E-cigarette levy would punish ex-smokers

 

Sir, – Following Sarah Bardon’s article “Government urged to introduce e-cigarette liquid levy” (News, August 8th), we would like to point to the Government’s own figures that state that in Ireland, 19 people per day die from a smoking related disease with each smoking-related hospital admission costing an average of €7,700.

E-cigarettes present an opportunity to improve the health of smokers by displacing their habit for something which presents just a tiny fraction of the harm. However, there is a risk that a tobacco-like tax on these products creates the false view that there is equal harm, and so to smokers, it makes no difference if they continue to smoke or switch to vaping. There is also the risk of current smokers, who would otherwise have switched (especially those on lower incomes), deciding not to do so on cost grounds.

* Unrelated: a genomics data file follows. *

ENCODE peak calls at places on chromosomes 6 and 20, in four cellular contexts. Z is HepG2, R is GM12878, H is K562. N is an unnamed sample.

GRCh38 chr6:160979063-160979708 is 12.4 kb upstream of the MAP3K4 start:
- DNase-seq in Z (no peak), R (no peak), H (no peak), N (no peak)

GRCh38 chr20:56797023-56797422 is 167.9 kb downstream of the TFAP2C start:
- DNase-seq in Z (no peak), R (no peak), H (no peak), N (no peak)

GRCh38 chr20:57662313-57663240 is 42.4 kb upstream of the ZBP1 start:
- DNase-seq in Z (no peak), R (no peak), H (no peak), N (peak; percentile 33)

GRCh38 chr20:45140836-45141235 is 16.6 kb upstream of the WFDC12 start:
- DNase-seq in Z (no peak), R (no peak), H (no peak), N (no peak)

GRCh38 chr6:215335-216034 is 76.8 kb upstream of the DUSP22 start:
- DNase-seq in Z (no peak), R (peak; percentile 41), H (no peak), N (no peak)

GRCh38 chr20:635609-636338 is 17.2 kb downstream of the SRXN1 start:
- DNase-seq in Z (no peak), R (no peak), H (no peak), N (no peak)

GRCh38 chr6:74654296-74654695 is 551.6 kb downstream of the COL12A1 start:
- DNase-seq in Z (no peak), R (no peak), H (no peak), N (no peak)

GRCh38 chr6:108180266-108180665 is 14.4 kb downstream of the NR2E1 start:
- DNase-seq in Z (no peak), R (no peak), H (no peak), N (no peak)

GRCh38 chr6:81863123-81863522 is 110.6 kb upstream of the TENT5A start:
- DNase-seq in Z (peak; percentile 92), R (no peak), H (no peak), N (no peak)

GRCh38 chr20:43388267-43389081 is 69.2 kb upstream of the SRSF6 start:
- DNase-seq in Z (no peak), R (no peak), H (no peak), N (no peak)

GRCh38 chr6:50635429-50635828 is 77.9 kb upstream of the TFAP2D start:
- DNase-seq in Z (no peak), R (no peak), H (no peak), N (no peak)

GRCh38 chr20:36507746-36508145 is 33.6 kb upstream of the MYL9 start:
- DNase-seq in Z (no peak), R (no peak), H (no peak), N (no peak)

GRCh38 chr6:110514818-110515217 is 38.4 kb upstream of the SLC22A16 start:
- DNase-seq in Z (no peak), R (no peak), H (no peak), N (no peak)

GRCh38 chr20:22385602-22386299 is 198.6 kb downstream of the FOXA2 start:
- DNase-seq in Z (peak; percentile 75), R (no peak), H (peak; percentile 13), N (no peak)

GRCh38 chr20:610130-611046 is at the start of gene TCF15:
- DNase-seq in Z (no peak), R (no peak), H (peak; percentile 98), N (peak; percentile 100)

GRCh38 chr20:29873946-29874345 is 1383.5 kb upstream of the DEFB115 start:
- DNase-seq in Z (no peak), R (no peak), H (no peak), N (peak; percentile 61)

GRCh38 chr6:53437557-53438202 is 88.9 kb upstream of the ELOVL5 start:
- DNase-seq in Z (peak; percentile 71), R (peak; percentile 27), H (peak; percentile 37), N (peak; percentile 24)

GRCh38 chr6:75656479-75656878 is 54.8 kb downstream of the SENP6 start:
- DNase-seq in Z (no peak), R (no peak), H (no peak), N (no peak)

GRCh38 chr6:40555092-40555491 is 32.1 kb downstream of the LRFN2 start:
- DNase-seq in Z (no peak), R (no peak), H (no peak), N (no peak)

If the Government wishes to reduce the number of people who die from smoking, it should be doing everything in its power to protect the attractiveness of these products to current smokers and also promoting their use through policy change and public awareness campaigns of their relative risk. The UK, and England in particular, has taken a far more pragmatic approach in this regard. Figures by Prof Robert West of University College London, estimate that vaping has created an extra 20,000 ex-smokers there each year, who wouldn’t otherwise have stopped smoking by any other means.

If the Government here continues down the road of applying tax to e-liquids, this may appear to the public as merely a punishment on ex-smokers for lost revenue on cigarettes.

Surely that’s not the intention of Minister for Finance Michael Noonan? – Yours, etc,

GILLIAN GOLDEN,

Irish Vape Vendors

Association.

Ballina,

Co Mayo.